The Analysis of Sound — Helicopter

helicoptersound

Last week my wife and I were bicycling on the Holmes County Trail north of Millersburg. A little over a mile from the Depot, the Trail crosses a large open field that stretches for about a mile. About half way across, I looked up to see a twin rotor Chinook helicopter coming toward me just a few hundred feet above the ground (I later discovered that my data and little snippets of my recollection do not support the low altitude.  See the pages linked below). I have wanted to get a recording of an aircraft to see what information I can pull from the sound. Here was my chance. I have a Canon Powershot G10 camera that has a fine audio recorder built into it. I stopped the bike and fumbled around to get the camera out of my jacket. I turned it on and started punching buttons to make it record. All the time the aircraft was bearing down on me. I didn’t have a lot of time to observe it but I did get a recording as the helicopter went right over head. It was a perfect pass.

I got about 22 seconds of sound. When I listen to the recording it sounds like a helicopter going over. It’s pretty good but I was disappointed when I looked at the spectrogram in Raven Lite. I had hoped for a distinctive Doppler signature brimming with information but it just wasn’t there.  I let it rest for a day or two.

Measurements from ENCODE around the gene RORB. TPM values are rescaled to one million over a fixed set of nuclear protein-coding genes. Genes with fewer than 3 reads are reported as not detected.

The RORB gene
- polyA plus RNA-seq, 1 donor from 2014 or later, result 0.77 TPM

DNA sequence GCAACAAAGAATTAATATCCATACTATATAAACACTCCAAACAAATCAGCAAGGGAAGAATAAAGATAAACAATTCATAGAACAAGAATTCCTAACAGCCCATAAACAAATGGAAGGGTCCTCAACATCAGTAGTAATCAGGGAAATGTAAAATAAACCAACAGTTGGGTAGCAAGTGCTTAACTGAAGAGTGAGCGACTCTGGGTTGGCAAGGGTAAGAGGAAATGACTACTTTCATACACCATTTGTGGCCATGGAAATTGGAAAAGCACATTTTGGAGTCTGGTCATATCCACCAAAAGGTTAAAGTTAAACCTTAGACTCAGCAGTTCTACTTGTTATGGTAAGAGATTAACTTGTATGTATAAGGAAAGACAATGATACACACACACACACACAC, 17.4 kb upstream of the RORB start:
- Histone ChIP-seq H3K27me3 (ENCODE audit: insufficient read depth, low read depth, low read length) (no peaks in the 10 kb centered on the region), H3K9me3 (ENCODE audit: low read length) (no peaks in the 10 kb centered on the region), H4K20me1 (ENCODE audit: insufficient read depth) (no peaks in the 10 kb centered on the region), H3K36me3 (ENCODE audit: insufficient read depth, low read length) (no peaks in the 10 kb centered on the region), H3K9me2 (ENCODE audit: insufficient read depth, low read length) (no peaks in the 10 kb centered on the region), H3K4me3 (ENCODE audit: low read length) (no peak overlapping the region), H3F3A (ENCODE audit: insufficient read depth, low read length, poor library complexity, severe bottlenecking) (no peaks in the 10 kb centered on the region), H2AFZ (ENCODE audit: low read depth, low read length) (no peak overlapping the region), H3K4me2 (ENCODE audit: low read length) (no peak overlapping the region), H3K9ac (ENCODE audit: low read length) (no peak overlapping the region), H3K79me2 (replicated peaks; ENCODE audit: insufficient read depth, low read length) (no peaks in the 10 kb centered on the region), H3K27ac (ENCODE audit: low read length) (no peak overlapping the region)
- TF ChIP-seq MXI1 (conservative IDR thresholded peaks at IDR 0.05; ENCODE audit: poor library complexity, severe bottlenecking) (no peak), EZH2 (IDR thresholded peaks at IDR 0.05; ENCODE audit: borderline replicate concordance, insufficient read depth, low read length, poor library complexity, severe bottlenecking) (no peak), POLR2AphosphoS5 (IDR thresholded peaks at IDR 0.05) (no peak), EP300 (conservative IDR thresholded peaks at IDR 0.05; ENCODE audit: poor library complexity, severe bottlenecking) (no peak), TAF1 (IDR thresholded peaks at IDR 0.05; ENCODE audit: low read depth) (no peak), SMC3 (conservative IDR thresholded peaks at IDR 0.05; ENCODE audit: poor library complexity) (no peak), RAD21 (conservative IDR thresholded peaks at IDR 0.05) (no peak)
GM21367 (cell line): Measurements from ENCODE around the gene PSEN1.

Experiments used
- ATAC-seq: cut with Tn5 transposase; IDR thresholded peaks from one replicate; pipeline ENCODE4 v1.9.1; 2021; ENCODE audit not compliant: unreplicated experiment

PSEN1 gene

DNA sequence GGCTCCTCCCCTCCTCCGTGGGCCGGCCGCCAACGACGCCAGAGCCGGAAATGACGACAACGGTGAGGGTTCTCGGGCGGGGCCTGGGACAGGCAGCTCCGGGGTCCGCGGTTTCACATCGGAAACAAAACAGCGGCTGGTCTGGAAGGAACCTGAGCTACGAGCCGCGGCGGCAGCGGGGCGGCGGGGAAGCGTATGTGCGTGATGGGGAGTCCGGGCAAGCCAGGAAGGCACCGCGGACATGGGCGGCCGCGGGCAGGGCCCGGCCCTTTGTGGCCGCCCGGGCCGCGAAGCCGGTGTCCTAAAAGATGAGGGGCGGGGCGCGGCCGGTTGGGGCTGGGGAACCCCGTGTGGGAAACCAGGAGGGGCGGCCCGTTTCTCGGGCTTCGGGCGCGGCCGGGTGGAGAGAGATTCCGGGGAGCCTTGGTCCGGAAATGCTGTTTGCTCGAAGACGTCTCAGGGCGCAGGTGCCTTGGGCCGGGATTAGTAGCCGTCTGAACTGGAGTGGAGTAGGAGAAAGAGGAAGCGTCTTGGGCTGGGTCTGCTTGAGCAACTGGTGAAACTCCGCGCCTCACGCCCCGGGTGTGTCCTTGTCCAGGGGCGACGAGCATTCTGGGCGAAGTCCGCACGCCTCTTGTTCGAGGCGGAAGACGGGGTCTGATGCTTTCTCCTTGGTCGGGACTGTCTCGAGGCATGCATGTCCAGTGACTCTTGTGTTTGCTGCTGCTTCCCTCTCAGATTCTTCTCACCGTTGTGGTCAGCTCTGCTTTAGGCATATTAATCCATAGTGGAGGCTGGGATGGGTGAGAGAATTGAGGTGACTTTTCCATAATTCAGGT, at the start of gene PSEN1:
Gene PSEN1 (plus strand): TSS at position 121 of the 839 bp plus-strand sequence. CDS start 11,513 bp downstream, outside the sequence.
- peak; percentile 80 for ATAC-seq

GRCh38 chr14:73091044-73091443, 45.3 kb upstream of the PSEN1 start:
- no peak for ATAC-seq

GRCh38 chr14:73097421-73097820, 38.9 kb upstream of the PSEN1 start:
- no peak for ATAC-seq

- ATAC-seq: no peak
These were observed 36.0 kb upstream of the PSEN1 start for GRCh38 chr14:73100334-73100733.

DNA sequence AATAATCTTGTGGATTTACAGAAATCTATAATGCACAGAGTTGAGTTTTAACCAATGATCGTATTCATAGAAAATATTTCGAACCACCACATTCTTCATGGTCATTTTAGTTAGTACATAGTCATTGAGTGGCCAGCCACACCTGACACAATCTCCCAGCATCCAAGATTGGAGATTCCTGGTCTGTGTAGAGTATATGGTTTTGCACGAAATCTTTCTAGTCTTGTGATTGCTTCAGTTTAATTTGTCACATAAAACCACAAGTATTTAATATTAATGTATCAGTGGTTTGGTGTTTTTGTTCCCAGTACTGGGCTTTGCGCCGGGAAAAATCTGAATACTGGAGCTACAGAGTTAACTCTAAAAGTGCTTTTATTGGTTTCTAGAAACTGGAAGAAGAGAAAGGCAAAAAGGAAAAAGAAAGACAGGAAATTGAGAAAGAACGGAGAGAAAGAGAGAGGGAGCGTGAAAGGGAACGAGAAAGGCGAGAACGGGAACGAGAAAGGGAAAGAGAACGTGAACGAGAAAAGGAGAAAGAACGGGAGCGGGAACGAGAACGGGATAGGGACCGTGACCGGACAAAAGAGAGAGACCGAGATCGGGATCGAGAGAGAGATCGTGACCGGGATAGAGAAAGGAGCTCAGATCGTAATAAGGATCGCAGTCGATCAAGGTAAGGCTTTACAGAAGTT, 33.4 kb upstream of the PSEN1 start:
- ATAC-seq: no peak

Then I listened again. As the aircraft passed overhead and receded away from me, the thumping sound of rotors intensified. When I zoomed in on that part of the time domain waveform I could easily see pairs of impulses. Ahhh! I think there is some information here! I calculated the interval between a couple of pairs and calculated the frequency. This must be the blade passing frequency. The twin impulses are from some phasing phenomenon of the twin rotors. I had been so focused on getting the recording that I didn’t count the number of blades on the rotor. My brother-in-law is a helicopter pilot and instructor in Florida so I sent an email to him with some information and questions.

A little research on the internet in the meantime showed that a Chinook has three blades per rotor and the rotor speed is 225 rpm. I divided the frequency I calculated by three and multiplied by 60 to get the speed…206 rpm. A little low but I assume that the speed changes like it does on a car for instance. Then I got a reply from my brother-in-law. He had forwarded my questions to a friend of his who flies Chinooks. He said the speed is 225 rpm. Evidently the rotor speed is kept pretty constant. Then I realized that the machine was moving away from me…it was Doppler shifted to a lower frequency.

As soon as I have a little time, I’ll add another page ( done ) in the sound analysis section describing this recording and the operating information I am able to pull from it. It should be interesting to see how much I can learn about this helicopter from a 22 second audio recording.

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